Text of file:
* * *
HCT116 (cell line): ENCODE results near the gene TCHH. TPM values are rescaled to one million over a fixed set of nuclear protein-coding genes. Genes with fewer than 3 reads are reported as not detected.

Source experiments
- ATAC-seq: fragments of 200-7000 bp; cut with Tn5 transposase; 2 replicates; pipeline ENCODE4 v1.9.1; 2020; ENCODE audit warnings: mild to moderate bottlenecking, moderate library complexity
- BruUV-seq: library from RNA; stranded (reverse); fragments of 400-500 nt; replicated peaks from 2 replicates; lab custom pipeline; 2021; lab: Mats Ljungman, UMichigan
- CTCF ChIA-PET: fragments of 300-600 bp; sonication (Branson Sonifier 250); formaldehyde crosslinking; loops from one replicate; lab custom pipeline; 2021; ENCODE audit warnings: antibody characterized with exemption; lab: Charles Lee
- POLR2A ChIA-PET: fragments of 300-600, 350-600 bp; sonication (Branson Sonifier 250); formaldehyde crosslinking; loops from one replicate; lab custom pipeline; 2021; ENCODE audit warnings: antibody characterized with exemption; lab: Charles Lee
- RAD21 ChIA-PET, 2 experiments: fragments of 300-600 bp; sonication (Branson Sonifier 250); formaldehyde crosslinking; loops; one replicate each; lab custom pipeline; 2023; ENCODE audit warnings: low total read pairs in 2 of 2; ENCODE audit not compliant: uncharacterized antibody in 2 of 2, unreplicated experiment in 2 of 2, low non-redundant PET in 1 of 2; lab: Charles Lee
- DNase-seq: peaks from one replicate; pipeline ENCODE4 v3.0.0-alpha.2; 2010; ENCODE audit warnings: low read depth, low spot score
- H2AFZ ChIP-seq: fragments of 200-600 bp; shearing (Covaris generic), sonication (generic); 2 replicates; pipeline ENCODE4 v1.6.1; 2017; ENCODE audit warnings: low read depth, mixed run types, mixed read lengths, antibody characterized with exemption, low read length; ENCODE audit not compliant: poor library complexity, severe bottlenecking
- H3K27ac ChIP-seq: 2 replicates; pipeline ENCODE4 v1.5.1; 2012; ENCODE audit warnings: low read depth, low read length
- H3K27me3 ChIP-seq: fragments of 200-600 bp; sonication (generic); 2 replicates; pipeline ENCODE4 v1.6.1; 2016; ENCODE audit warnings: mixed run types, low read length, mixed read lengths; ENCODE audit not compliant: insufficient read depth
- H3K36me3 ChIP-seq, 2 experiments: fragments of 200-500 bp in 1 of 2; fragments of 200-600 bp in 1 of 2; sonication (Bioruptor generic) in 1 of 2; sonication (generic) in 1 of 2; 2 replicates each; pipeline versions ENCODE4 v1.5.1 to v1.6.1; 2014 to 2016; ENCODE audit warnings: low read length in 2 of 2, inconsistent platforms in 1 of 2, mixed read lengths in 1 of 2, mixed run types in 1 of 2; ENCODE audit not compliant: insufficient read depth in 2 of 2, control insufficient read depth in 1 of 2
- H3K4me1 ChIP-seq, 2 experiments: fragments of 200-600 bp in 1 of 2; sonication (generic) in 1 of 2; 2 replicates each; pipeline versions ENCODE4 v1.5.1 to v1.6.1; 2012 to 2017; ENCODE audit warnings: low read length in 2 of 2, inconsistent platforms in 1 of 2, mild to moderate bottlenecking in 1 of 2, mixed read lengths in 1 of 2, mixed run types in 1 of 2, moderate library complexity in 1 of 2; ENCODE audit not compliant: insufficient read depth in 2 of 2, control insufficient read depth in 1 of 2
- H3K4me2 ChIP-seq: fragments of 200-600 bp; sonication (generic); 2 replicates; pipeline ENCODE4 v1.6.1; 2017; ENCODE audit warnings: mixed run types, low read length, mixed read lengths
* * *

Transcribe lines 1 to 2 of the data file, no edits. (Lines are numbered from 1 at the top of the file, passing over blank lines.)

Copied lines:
HCT116 (cell line): ENCODE results near the gene TCHH. TPM values are rescaled to one million over a fixed set of nuclear protein-coding genes. Genes with fewer than 3 reads are reported as not detected.

Source experiments